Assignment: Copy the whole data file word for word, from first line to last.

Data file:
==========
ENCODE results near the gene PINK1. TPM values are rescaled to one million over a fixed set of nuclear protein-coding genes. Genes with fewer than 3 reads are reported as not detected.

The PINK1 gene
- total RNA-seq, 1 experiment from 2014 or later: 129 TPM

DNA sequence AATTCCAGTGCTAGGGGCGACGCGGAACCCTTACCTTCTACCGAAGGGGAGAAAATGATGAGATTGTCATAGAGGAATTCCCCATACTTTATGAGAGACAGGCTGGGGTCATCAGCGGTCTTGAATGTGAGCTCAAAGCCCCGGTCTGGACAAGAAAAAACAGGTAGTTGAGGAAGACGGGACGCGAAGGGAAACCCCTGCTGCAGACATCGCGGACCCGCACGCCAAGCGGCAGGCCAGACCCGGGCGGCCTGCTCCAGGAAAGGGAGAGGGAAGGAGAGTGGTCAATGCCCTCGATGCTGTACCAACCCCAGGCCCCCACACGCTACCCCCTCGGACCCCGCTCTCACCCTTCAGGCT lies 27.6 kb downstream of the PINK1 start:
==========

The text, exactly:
ENCODE results near the gene PINK1. TPM values are rescaled to one million over a fixed set of nuclear protein-coding genes. Genes with fewer than 3 reads are reported as not detected.

The PINK1 gene
- total RNA-seq, 1 experiment from 2014 or later: 129 TPM

DNA sequence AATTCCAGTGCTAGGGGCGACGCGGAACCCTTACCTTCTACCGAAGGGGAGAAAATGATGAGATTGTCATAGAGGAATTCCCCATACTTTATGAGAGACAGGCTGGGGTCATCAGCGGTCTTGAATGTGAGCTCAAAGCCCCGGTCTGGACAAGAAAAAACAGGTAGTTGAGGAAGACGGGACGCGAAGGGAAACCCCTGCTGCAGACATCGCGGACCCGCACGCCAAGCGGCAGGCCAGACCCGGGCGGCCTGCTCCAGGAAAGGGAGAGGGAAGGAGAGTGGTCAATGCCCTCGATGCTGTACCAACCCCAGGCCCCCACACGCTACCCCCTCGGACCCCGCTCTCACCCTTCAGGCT lies 27.6 kb downstream of the PINK1 start: